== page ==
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Education System Stifles Creativity, Say Teachers, Parents

By Betsy Corcoran     Jun 24, 2013

Education System Stifles Creativity, Say Teachers, Parents

This just in: Testing and government mandates are stifling creativity in the classroom, according to parents and educators surveyed in report released by Adobe. 

Last February, Adobe commissioned a survey of 4,000 adults--half teachers, half parents in grade up through university--on their impressions of education in the US, UK, Germany and Australia. 

Click above for the full infographic!

In many ways, the broad results will not surprise anyone: Just about everyone (or more than 85% of parents and educators) feel that to "foster creativity" in schools will force changes in how schools work.

Exactly what kinds of changes should happen, however, stirs more debate. 

Q: What do you believe is the biggest barrier to teaching creativity in education?


US parents worry the most about testing, followed by US teachers. By contrast, 15-17% of educators in Germany, the UK and Australia put the blame on "the current education curriculum." All other responses received something less than 15% of those surveyed.

Educators, especially in the US, also feel that they can do more to teach creativity--particularly with more resources:


By contrast, most teachers in the other three countries surveyed said that teaching creativity is somebody else's job--namely another educator.

The "single most important step" said respondents to promoting and fostering creativity? There's a divide with parents believing the answer is tools and training, and teachers who want to see creativity as more integral to the curriculum. Notably, parents--far more than teachers--said that "rewarding educators" was the first right step.

Q: What do you believe would be the single most important step to promote and foster creativity in education?

 

Community

Education System Stifles Creativity, Say Teachers, Parents

By Betsy Corcoran     Jun 24, 2013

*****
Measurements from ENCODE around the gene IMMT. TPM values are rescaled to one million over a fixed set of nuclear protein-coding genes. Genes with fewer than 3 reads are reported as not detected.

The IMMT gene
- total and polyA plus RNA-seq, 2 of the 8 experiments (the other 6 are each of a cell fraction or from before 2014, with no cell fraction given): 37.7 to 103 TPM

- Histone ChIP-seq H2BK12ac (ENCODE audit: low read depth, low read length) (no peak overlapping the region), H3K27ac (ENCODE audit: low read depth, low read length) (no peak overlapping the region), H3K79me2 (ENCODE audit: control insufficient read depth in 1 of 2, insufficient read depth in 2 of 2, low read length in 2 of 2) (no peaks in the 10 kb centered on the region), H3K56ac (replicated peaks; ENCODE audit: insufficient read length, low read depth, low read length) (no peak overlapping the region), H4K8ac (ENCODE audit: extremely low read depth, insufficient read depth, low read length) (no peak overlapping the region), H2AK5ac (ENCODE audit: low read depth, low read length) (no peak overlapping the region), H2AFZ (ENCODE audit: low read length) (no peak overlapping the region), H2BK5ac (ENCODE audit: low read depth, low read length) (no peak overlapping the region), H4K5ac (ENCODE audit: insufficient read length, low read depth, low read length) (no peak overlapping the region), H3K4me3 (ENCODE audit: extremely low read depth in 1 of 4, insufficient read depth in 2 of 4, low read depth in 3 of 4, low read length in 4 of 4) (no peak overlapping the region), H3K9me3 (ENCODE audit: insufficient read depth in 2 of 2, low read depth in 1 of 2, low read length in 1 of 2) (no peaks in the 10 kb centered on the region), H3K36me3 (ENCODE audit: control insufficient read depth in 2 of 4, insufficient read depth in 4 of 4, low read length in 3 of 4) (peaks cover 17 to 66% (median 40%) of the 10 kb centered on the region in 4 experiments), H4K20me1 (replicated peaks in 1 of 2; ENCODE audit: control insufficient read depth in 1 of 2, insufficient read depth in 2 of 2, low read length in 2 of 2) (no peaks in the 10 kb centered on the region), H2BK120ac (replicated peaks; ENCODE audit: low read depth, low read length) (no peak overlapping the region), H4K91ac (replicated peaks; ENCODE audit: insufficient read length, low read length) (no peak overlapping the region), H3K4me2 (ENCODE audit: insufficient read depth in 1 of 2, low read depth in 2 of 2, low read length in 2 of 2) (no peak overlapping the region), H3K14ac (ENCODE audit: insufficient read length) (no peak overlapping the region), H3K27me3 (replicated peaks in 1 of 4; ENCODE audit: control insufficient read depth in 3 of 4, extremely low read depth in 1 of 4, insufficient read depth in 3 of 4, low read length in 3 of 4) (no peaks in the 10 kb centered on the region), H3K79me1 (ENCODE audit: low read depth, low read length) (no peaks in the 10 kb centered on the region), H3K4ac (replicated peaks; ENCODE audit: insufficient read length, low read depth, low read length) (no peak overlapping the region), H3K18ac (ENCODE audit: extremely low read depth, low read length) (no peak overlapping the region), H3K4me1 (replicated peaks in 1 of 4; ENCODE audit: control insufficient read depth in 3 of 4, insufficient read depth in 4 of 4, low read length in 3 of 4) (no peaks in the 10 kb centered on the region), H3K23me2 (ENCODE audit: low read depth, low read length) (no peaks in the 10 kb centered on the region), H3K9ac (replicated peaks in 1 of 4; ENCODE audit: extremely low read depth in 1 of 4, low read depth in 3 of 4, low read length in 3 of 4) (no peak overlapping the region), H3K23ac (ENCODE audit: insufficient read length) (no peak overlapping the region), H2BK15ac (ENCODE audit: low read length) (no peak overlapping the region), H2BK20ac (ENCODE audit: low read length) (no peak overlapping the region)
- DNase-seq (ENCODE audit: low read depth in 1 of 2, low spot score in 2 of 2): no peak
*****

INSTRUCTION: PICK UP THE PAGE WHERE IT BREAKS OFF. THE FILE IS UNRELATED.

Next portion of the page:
Education System Stifles Creativity, Say Teachers, Parents

This just in: Testing and government mandates are stifling creativity in the classroom, according to parents and educators surveyed in report released by Adobe. 

Last February, Adobe commissioned a survey of 4,000 adults--half teachers, half parents in grade up through university--on their impressions of education in the US, UK, Germany and Australia. 

Click above for the full infographic!

In many ways, the broad results will not surprise anyone: Just about everyone (or more than 85% of parents and educators) feel that to "foster creativity" in schools will force changes in how schools work.

Exactly what kinds of changes should happen, however, stirs more debate. 

Q: What do you believe is the biggest barrier to teaching creativity in education?


US parents worry the most about testing, followed by US teachers. By contrast, 15-17% of educators in Germany, the UK and Australia put the blame on "the current education curriculum." All other responses received something less than 15% of those surveyed.

Educators, especially in the US, also feel that they can do more to teach creativity--particularly with more resources:


By contrast, most teachers in the other three countries surveyed said that teaching creativity is somebody else's job--namely another educator.

The "single most important step" said respondents to promoting and fostering creativity? There's a divide with parents believing the answer is tools and training, and teachers who want to see creativity as more integral to the curriculum. Notably, parents--far more than teachers--said that "rewarding educators" was the first right step.

Q: What do you believe would be the single most important step to promote and foster creativity in education?

 

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